While doing her rounds in the Scottish countryside, Doctor Caroline Lamar comes upon a hitchhiker, and offers him a lift. Young Danish backpacker Mike Hammershoi explains that he is looking... See full summary »
Anders W. Berthelsen,
Helen lives in London with her father and her kids. John, her husband, is an aid-worker in Eastern Europe. He has been gone many months. Helen is desperately anxious that he should come ... See full summary »
In order to authenticate some historical papers in a cathedral town, Oxbridge academic Anderson stays at a local hotel in room 12, initially disregarding the lack of a number 13 as ... See full summary »
In the 1970s we see the redoubtable and eccentric Barbara Cartland, prolific author of hundreds of romantic novels, being interviewed on television, where she expresses anti-feminist views.... See full summary »
India Skye Beale,
Michael Sheen doesn't have the monopoly on Tony Blair
As if to prove that Michael Sheen doesn't have a monopoly over the role of Tony Blair, Robert Lindsay gives a magnificently comic performance in this very funny satire set three years in the future when Tony finally decides to stand down. Hilary Clinton is in the White House, George Bush is in rehab, ('he was found comatose on his ranch'. 'I'm surprised anyone noticed'), and the far from charismatic Gordon Brown scrapes through the General Election with a majority of two. It is then that Gordon bows to international pressure and allows Tony to be extradited to the Hague to stand trial for war crimes. Turning on the news immediately after watching this and hearing that one of the serving Prime Minister's closest advisors had been arrested in the 'cash for honours' inquiry only shows how prescient Simon Cellan-Jones' satire really is and how hard it may be to separate fact from fiction.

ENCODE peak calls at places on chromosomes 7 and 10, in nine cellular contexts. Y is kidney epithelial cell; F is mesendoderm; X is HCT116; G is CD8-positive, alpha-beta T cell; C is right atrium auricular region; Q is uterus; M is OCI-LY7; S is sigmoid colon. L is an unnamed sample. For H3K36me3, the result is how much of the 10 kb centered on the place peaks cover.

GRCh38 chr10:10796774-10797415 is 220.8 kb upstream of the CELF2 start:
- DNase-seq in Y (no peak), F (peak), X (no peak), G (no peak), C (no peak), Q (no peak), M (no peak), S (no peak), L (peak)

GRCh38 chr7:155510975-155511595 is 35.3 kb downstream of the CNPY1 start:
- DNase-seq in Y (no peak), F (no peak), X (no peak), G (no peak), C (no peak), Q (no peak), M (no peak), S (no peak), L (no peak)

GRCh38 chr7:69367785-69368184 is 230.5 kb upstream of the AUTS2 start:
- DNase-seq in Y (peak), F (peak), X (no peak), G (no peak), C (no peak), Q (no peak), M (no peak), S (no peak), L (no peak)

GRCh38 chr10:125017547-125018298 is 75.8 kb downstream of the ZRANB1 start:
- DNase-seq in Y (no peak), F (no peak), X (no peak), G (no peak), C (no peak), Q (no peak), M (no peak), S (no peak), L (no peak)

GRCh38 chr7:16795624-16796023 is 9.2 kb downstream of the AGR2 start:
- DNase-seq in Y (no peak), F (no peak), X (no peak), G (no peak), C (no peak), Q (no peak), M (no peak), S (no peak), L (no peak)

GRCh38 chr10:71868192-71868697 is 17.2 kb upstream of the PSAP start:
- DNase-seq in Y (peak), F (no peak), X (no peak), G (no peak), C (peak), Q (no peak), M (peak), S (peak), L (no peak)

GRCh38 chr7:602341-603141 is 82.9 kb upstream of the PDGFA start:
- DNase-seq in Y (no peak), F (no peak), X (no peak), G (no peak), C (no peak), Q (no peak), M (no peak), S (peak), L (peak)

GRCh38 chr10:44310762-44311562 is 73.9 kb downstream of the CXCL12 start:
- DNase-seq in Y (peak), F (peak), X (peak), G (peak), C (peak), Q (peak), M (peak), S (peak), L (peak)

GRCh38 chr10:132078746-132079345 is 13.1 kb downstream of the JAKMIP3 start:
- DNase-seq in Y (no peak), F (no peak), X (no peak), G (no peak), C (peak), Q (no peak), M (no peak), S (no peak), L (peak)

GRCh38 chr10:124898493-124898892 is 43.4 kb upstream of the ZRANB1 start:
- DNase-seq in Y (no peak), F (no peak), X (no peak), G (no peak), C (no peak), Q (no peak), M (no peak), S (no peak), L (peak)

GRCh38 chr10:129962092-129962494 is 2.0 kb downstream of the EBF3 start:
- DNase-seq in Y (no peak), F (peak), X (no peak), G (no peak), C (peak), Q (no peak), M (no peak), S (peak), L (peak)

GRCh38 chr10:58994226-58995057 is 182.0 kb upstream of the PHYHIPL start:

Alastair Beaton's script is a joy. It's clever, pertinent and side-splittingly funny but it is Lindsay's barn-storming, grand-standing performance as the deluded Blair that lifts this into a class of it's own. He is supported by a wonderfully straight-faced Phoebe Nicholls as Cherie, who chooses to distance herself from her liability of a husband and by Peter Mullan's blank and insipid Gordon Brown. Already a contender for best single programme of the year.
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